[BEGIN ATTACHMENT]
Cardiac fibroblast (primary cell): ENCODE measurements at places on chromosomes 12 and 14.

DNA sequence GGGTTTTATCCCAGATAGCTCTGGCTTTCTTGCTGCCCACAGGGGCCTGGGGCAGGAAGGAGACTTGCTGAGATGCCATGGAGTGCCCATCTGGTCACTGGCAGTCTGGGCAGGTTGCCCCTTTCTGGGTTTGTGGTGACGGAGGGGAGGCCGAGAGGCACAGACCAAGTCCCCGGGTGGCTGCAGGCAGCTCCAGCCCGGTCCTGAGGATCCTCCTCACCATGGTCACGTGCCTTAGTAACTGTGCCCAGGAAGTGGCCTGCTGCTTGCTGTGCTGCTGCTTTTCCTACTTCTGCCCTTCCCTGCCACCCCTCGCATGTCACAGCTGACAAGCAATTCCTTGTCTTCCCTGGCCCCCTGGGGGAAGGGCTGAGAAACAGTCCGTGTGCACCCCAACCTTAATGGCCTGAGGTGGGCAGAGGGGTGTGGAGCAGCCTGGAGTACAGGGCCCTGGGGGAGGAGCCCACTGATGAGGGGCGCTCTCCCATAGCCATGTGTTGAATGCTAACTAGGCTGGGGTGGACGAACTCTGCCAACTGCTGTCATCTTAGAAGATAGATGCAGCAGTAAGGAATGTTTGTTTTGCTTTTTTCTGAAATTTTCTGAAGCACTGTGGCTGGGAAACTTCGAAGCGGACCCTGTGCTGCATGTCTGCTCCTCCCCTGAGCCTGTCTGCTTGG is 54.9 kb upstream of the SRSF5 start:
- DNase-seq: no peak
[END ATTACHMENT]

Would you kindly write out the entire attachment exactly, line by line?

Cardiac fibroblast (primary cell): ENCODE measurements at places on chromosomes 12 and 14.

DNA sequence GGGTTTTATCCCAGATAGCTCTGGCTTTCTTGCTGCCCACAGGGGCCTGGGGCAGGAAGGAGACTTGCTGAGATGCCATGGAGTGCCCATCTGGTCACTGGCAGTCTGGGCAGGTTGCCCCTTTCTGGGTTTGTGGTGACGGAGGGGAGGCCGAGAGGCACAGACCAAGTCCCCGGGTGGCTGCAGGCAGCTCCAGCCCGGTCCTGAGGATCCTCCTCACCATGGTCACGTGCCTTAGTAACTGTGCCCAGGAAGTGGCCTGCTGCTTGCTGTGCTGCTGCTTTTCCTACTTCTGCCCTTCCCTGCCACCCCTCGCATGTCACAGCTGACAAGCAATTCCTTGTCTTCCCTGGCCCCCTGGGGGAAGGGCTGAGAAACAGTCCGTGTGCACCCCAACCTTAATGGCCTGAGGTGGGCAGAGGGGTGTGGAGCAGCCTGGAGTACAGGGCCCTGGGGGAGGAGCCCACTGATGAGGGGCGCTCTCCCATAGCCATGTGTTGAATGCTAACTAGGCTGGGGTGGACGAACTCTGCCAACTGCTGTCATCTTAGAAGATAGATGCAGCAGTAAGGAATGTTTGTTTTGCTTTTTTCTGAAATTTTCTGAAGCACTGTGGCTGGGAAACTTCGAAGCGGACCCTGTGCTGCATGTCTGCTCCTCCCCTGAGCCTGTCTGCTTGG is 54.9 kb upstream of the SRSF5 start:
- DNase-seq: no peak